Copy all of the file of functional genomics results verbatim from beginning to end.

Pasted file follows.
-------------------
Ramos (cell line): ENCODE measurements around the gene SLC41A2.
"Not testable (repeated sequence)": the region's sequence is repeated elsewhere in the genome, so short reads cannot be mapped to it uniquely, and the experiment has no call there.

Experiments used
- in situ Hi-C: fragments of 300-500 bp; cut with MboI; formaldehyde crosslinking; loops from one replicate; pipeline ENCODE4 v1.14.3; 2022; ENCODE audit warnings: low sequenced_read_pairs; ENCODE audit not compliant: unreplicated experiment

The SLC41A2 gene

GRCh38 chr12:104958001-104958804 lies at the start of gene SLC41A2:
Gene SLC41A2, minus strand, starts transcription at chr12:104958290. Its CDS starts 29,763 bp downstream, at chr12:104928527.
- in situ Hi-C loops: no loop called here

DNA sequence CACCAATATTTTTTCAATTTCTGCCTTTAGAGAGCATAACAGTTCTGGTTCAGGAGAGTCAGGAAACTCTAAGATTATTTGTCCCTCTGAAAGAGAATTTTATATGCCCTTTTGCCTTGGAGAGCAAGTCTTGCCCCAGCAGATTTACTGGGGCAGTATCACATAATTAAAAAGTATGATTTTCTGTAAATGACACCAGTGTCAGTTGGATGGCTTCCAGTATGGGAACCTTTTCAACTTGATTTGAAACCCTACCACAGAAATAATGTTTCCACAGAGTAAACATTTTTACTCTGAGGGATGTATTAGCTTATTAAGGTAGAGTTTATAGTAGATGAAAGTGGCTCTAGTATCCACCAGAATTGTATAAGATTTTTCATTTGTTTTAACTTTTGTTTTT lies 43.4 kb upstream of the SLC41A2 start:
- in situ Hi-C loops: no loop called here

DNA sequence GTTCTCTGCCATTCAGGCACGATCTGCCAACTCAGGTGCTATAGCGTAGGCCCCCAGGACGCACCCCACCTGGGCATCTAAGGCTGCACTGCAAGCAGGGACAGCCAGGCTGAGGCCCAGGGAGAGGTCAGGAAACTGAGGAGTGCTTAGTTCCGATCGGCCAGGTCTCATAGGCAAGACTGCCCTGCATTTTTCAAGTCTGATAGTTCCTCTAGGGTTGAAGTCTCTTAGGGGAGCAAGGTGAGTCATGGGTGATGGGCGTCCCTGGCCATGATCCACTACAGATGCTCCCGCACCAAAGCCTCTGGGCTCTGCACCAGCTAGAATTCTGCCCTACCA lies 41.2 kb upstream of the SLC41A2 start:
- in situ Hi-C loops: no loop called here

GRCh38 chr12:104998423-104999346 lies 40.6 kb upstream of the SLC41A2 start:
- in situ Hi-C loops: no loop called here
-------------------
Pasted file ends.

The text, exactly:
Ramos (cell line): ENCODE measurements around the gene SLC41A2.
"Not testable (repeated sequence)": the region's sequence is repeated elsewhere in the genome, so short reads cannot be mapped to it uniquely, and the experiment has no call there.

Experiments used
- in situ Hi-C: fragments of 300-500 bp; cut with MboI; formaldehyde crosslinking; loops from one replicate; pipeline ENCODE4 v1.14.3; 2022; ENCODE audit warnings: low sequenced_read_pairs; ENCODE audit not compliant: unreplicated experiment

The SLC41A2 gene

GRCh38 chr12:104958001-104958804 lies at the start of gene SLC41A2:
Gene SLC41A2, minus strand, starts transcription at chr12:104958290. Its CDS starts 29,763 bp downstream, at chr12:104928527.
- in situ Hi-C loops: no loop called here

DNA sequence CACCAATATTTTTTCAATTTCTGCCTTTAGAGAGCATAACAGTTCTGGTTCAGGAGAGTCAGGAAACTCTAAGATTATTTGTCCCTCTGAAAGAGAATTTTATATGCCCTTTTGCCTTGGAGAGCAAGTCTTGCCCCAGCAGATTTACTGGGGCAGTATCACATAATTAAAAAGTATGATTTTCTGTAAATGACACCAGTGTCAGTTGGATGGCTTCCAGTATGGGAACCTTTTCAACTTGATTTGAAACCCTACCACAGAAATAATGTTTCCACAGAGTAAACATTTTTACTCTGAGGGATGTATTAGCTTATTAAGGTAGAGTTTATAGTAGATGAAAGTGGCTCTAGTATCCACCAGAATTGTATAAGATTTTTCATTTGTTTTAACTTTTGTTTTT lies 43.4 kb upstream of the SLC41A2 start:
- in situ Hi-C loops: no loop called here

DNA sequence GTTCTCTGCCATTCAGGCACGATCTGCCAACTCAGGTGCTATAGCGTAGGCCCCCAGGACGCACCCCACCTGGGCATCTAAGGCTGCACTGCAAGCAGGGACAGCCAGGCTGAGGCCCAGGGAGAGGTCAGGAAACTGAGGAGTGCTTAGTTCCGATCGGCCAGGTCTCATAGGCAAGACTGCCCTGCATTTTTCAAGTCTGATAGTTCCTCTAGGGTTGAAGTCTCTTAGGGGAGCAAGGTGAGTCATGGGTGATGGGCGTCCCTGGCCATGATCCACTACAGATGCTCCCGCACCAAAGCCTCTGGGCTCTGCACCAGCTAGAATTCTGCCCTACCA lies 41.2 kb upstream of the SLC41A2 start:
- in situ Hi-C loops: no loop called here

GRCh38 chr12:104998423-104999346 lies 40.6 kb upstream of the SLC41A2 start:
- in situ Hi-C loops: no loop called here